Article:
UN Steps Up War On Counterfeit Medicine Market
UN Health Agency Steps Up War On Multi-Billion-Dollar Counterfeit Medicine Market
New York, Nov 15 2006 12:00PM
The multi-billion-dollar market for counterfeit medicines was placed squarely in the cross-hairs of a new United Nations-backed initiative today to help national authorities crack down on the products, which can promote drug resistant strains of disease, worsen medical conditions and kill patients.
The UN World Health Organization (WHO) and more than 20 international partners inaugurated the International Medical Products Anti-Counterfeiting Taskforce (IMPACT) in Bonn, Germany, with a programme covering legislation, law enforcement, regulation, technology and communication to fight the counterfeit drugs, which in some parts of the world account for more than 30 per cent of the total medicine market.
“The impact on people’s lives behind these figures is devastating,” WHO Assistant Director-General for Health Technology and Pharmaceuticals Howard Zucker said. “Whether rich or poor, many patients trustingly taking medicines may end up sicker or die. In addition, precious resources spent on these medicines go to waste.”
IMPACT warned against buying medicines from rogue web sites, where 50 per cent of drugs may be counterfeit, and cautioned governments that existing laws against medical counterfeiters are inadequate and do not act as deterrents.
Counterfeit medicines, which rake in tens of billions of dollars annually, range from products containing no active ingredients to those with highly toxic substances. The legal systems of most countries do not consider the problem a more serious crime than counterfeiting luxury items such as handbags or watches, WHO warned.
National laws are designed more to protect trademarks than people’s health and in some industrialized countries, counterfeiting T-shirts receives a harsher punishment than counterfeiting medicines.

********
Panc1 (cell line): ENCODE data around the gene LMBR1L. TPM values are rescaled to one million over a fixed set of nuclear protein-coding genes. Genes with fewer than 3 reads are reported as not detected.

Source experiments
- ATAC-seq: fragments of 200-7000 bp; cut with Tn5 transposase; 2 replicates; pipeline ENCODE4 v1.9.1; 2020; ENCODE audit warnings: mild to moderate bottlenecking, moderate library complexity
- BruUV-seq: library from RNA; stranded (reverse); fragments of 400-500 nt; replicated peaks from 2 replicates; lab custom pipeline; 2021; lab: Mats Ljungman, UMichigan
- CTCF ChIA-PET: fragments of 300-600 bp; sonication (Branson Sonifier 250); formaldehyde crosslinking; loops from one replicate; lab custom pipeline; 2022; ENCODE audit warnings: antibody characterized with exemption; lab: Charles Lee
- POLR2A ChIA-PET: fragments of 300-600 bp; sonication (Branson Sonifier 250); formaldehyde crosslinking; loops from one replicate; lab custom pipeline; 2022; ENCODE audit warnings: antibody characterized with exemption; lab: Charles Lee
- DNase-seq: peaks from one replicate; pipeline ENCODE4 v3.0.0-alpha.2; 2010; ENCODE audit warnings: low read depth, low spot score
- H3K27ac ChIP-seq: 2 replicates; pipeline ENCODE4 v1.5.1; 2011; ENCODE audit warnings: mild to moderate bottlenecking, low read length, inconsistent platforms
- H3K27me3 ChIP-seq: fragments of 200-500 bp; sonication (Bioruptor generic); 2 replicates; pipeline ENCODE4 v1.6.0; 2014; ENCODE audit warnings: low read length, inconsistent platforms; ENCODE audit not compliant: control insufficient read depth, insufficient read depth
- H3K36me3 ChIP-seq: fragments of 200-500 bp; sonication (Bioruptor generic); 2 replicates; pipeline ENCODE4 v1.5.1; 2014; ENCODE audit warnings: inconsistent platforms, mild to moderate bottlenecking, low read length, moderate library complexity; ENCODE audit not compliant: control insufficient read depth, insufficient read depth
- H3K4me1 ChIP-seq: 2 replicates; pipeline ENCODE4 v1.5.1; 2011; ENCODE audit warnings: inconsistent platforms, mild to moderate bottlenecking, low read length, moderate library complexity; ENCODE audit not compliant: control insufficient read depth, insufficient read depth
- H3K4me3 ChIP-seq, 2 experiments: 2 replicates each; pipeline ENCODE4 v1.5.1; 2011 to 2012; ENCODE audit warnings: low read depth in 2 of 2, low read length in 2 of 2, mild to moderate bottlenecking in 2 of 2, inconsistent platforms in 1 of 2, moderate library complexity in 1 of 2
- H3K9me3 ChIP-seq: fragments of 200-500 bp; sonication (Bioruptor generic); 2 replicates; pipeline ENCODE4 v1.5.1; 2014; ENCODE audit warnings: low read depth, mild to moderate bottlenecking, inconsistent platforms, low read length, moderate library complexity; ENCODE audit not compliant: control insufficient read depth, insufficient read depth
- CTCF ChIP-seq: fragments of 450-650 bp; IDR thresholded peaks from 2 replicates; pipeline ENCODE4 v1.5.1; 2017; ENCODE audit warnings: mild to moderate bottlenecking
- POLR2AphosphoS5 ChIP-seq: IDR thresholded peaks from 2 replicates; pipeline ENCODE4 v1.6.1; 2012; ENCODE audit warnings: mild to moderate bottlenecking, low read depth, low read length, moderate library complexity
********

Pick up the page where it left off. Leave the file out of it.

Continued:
IMPACT will present guiding principles for model legislation to help countries adapt their laws to the gravity of the crime. “A major objective is for countries to agree that counterfeiting is a crime against human security and incorporate that principle into their laws,” Dr. Zucker said.
Legislation, regulation and enforcement also provide the basis for dealing with the sale of counterfeit medicines on the Internet, which is already rife in industrialized countries and is growing in a number of emerging economies in Latin America and Asia, WHO noted.
Some Internet pharmacies are completely legal operations, requiring prescriptions and delivering medicine from government-licensed facilities, but others operate illegally without prescriptions and use unapproved or counterfeit products.
“This area needs more work,” WHO Coordinator of IMPACT Valerio Reggi said. “But the message for now is: do not take the risk of buying your medicines from unknown sources, such as the Internet. If you must buy from the Internet, ensure that the website is that of a pharmacy you know and trust.”
Latest estimates show that more than 30 per cent of medicines in some areas of Latin America, South East Asia and Sub-Saharan Africa are counterfeit. In emerging economies, the rate is put at 10 per cent but in many former Soviet republics it can be as high as 20 per cent.
In wealthy nations with strong regulatory mechanisms, counterfeits account for less than 1 per cent of the market value, but 50 per cent of illegal Internet sales are counterfeit.
Three countries with a high rate of counterfeits have already started tackling the problem with IMPACT’s support. Indonesia and Mali have begun campaigns to educate the public and dissuade people from buying on the black market. Viet Nam is setting up mechanisms to coordinate more effectively among regulatory, police, customs and provincial authorities to improve detection of counterfeit medicines and counterfeiters.